The Sunreef62 caters not only for sunset and wine appreciation cruises but has other sailing itineraries as well, such as one around Singapore's Southern Isles, and even to Pulau Tioman and the Seribuat Archipelago.
At 62 feet, the Sunreef62 is one of the largest sailing catamarans available for charter in Singapore. It is air-conditioned and has two ensuite queen-size cabins, two ensuite double cabins, with expansive lounging areas across its aft deck, nets and fly bridge. It also comes with a fully equipped kitchenette.
The yacht carries inflatable floats, kayaks and snorkelling masks which can be used to explore the surrounding waters when it is anchored. Alternately, guests may relax in the hammocks or on the nets on board with a cold drink.
Guests are welcome to bring their own chosen food to the yacht or arrange for their own catering to be delivered to the yacht prior to the cruise, but a self-catering fee of S$200 is applicable which includes use of the barbecue and kitchen equipment, disposable cutlery and full service by the crew. Alternately guests can choose from several barbecue menus.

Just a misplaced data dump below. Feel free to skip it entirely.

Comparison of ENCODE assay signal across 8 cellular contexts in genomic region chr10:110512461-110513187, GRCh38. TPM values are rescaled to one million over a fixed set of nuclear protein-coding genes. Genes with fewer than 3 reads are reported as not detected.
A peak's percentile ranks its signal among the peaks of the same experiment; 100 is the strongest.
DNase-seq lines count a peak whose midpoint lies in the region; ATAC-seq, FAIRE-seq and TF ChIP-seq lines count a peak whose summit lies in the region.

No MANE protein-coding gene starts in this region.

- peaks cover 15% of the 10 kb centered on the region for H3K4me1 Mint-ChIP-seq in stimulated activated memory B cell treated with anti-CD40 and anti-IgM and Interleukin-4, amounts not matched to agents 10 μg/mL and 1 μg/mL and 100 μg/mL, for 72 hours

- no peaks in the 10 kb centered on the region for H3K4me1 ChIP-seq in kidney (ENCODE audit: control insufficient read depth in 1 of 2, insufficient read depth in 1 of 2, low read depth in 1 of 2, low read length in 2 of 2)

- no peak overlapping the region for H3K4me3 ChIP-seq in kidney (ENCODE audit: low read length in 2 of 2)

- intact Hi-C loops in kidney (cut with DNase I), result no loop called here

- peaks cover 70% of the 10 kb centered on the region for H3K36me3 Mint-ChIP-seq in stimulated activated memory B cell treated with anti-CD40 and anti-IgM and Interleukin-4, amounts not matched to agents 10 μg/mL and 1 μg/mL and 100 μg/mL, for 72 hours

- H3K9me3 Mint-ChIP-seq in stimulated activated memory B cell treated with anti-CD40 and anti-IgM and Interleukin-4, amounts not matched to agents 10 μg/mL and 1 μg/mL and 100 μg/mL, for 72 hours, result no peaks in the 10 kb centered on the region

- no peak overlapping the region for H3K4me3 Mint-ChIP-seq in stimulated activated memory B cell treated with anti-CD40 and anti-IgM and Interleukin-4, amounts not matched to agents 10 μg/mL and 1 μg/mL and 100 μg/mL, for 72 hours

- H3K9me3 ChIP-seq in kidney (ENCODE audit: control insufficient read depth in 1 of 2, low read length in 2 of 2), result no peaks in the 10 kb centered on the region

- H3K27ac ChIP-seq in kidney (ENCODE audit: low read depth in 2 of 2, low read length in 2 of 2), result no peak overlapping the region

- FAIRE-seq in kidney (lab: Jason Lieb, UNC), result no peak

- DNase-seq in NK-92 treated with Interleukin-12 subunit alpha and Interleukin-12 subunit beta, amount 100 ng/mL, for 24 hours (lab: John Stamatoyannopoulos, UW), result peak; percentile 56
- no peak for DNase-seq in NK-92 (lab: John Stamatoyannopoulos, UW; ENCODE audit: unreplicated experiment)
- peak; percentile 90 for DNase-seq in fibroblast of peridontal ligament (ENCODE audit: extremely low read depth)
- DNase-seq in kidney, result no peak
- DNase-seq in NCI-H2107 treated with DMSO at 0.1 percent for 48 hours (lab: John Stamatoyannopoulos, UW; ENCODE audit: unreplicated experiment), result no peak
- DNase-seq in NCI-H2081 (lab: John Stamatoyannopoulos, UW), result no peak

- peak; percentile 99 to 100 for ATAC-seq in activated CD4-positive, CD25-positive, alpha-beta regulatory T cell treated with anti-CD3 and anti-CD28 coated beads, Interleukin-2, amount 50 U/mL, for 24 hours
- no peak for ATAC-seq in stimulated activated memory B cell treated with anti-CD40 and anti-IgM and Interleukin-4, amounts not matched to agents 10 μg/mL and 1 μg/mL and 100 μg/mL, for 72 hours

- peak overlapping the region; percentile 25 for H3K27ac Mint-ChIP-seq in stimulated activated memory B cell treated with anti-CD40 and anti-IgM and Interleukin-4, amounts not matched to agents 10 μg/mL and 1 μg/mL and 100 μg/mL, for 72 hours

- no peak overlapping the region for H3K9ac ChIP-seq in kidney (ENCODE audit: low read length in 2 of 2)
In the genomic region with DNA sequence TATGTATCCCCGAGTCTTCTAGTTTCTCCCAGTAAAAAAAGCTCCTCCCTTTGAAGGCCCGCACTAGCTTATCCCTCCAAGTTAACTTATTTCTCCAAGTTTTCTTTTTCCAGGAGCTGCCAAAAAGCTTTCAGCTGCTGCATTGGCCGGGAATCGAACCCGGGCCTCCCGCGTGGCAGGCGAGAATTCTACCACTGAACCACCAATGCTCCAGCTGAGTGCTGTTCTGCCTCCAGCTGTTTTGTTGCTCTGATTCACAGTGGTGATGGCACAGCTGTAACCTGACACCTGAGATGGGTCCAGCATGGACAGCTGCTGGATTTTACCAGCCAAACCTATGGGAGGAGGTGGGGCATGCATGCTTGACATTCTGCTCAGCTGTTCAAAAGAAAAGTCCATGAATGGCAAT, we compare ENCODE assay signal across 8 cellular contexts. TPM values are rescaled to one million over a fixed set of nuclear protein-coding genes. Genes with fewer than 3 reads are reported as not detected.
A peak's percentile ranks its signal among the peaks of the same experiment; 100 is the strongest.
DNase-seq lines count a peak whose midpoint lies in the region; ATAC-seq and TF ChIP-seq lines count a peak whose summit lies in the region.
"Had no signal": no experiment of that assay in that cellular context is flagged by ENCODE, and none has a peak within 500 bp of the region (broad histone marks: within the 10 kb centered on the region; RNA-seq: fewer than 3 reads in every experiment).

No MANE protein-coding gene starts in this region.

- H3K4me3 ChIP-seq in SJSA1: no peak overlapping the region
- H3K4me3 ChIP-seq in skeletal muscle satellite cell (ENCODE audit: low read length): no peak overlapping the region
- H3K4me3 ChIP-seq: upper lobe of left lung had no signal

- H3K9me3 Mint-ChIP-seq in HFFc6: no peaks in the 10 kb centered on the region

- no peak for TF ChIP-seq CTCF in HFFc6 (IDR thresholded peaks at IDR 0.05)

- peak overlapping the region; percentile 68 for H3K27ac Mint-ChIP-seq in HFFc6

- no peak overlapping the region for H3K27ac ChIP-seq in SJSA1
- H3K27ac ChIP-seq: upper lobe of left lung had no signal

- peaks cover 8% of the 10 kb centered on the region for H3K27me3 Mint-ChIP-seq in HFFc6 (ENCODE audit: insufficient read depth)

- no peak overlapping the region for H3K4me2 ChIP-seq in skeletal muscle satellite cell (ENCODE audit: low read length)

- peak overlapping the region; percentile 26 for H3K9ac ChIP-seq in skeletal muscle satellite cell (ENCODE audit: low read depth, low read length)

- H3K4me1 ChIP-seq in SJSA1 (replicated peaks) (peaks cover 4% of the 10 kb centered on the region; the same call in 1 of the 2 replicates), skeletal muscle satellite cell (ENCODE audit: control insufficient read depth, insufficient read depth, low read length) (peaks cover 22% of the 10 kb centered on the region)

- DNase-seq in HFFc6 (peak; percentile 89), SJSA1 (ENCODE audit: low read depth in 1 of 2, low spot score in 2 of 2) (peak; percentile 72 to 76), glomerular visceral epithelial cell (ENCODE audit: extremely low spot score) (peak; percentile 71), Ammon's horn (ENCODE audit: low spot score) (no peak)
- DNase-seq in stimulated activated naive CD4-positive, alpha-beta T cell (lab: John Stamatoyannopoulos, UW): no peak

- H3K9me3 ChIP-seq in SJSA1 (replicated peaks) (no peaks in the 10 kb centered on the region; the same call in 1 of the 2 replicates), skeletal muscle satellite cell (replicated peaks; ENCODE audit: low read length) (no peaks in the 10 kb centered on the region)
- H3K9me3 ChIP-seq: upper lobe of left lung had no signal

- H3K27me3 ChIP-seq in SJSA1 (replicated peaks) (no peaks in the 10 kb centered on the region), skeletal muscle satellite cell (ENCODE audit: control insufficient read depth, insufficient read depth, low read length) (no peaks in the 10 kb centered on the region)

"We charter to corporate clients who want to entertain their customers; to families who want to picnic and go to the beach at Lazarus or St John's Islands, and we also cater to groups of people who would like to experience the wine appreciation cruise," says Ms Flamain.
Hosting a garden party... indoors
The Royal Greenhouse Garden, Orchidville
LANDSCAPING specialist Joseph Phua wants to make popular the concept of indoor landscaping. "People think that plants can only be grown outdoors, but by selecting the right plants, greenery can be brought indoors too," says Mr Phua, who is also the owner of Orchidville, an orchid farm at Sungei Tengah.